The FIFA World Cup in Russia, the sporting event with the largest TV audience, is helping to overcome the Putin regime’s international isolation, at least in the West. This is what the President was hoping for, with the second large-scale global event of this kind in Russia in the past few years, following the Winter Olympics hosted by Sochi in 2014. The simple fact of organising the World Cup is a coup in its own right, and it has enhanced the image of both Russia and Putin. Putin has always seemed to focus more on the World Cup as an event than on his own national team, although the unexpectedly strong showing by the Russian team must have taken many by surprise, starting with the Kremlin itself.
The official poster was an early sign of the World Cup’s geopolitical baggage, as Max de Haldelang astutely points out. With its constructivist style, full of ‘great power’ Soviet resonances, the protagonist is the great goalkeeper Lev Yashin (1929-1990). But it is also an allusion to the space race, which for a time in the Cold War Moscow managed to lead. The foreign visitors –over half a million of them– expected in various Russian cities will get to know the country at first hand, but the event in itself is not a money-spinner, as this analysis by the World Economic Forum makes clear.
This afternoon, the Official Poster for the @FIFAWorldCup was launched in Moscow. No doubt about the star of the show for the media!
Learn more about the poster's inspiration: https://t.co/wfJW8vsHNY pic.twitter.com/GRRrPKQ7l1
— Fatma Samoura (@fatma_samoura) November 28, 2017
The timing is important, with the fracturing of the West, most recently evident in Donald Trump’s bust-up with his allies at the latest G7 summit in Canada. The US President’s request to readmit Russia to this organisation, from which it was expelled in 2014 after the occupation and annexation of Crimea and the war in eastern Ukraine, works to Putin’s advantage. Trump’s obsession is China, not Russia, which he wants to be able to count on in his long-term tussle with Beijing. Indeed, Trump and Putin will hold a bilateral meeting on third-party territory, in Helsinki on 16 July, a triumph for the Russian just days after the NATO summit, itself of uncertain outcome. Even the French President, Emmanuel Macron, has indicated a willingness to invite Putin to the next G7 summit, under a French Presidency, providing Moscow makes certain gestures, such as reaffirming the Minsk process for a solution in Ukraine. Meanwhile, Putin has been rubbing shoulders with Xi Jinping at the Shanghai Cooperation Organisation summit held in Qingdao.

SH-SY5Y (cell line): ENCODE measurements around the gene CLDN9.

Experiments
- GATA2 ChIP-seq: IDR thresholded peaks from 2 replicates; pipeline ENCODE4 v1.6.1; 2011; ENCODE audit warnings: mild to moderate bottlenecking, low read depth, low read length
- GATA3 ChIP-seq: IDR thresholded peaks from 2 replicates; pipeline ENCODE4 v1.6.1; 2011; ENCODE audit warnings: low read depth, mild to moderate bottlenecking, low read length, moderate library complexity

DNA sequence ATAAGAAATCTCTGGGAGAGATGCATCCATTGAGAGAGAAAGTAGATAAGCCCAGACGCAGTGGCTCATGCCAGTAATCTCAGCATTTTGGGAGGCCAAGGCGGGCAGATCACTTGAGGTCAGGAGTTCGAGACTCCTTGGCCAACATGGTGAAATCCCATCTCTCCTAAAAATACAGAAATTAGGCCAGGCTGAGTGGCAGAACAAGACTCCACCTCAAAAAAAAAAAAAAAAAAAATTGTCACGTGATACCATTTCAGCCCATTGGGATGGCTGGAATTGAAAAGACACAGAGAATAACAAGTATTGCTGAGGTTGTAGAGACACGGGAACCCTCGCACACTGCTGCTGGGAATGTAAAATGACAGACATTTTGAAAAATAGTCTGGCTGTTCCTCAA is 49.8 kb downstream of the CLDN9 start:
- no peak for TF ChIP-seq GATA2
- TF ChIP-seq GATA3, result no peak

The opening ceremony for the World Cup was austere. And Putin’s speech was marked by restraint and a call for ‘football to unite’, although it is unusual for the Head of State of the host country to speak at all at that juncture. For the opening game, played between Russia and Saudi Arabia, sitting next to Putin was the latter country’s most powerful (and transformative?) man, Crown Prince Mohamed bin Salman (known as MBS). All this was despite his differences with Putin over Syria and other issues. It is true that the West has so far been barely represented in the VIP balconies. But the diplomatic boycott that London (in the form of both the Royal Family and government) called due to the attempted assassination of the Russian agent Sergei Skripal and his daughter in Salisbury seems not to have been widely heeded. It remains to be seen what will happen –and what teams will be involved– when we get to the semi-finals. At any event, the situation is a long way from the boycott of the Moscow Olympics in 1980 after the Soviet invasion of Afghanistan.